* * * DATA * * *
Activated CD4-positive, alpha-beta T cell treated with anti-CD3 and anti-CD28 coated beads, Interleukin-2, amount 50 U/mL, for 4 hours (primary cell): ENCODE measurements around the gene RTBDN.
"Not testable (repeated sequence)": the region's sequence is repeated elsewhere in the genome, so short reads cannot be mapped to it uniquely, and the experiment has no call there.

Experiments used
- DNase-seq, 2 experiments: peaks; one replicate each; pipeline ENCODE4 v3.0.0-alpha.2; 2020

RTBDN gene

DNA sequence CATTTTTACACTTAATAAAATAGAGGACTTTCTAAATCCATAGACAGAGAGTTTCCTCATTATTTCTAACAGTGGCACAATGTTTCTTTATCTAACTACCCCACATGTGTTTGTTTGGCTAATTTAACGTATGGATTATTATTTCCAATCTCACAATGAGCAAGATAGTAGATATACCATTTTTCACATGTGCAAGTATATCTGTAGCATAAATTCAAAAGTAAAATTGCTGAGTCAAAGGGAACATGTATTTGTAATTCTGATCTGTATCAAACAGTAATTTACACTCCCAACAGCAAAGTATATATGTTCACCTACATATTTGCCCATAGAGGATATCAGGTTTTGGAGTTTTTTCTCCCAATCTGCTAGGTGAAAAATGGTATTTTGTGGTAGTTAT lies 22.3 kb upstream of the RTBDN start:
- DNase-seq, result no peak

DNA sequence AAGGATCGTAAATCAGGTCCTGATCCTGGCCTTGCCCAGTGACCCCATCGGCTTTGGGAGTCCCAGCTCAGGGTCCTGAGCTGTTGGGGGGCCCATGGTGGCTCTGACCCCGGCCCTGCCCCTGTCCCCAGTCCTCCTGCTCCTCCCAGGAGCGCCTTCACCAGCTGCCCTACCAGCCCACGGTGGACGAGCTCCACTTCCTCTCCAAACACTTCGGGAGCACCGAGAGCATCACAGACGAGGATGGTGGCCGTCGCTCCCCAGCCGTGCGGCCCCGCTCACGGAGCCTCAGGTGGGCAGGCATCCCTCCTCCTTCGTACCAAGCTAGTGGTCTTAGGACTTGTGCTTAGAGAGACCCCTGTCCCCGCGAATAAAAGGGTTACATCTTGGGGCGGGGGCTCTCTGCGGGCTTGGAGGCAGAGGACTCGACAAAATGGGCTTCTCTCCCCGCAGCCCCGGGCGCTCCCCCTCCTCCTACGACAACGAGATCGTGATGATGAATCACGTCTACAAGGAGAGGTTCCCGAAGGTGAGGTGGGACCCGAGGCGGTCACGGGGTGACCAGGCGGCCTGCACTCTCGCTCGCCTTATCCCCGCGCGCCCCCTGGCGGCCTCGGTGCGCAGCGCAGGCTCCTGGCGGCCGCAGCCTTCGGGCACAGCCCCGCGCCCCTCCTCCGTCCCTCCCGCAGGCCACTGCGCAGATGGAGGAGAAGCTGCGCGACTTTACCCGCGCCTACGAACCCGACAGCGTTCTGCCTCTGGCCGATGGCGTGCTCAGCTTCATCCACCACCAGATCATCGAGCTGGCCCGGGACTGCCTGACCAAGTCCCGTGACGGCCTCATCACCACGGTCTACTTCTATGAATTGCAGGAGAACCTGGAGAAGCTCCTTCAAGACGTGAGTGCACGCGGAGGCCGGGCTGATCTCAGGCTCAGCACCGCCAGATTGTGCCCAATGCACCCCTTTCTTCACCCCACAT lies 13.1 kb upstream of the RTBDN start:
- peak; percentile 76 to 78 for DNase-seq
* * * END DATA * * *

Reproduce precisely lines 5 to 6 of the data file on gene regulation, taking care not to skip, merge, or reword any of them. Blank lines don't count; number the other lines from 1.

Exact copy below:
RTBDN gene

DNA sequence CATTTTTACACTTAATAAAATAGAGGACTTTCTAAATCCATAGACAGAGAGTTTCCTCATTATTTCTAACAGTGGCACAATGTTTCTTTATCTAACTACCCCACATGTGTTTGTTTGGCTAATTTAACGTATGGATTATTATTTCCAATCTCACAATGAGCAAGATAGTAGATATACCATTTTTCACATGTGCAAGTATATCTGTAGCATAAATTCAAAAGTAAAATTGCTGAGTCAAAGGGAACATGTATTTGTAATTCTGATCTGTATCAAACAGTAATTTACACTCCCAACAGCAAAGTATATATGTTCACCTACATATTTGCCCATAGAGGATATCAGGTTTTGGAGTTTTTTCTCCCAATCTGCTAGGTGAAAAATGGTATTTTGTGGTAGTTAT lies 22.3 kb upstream of the RTBDN start: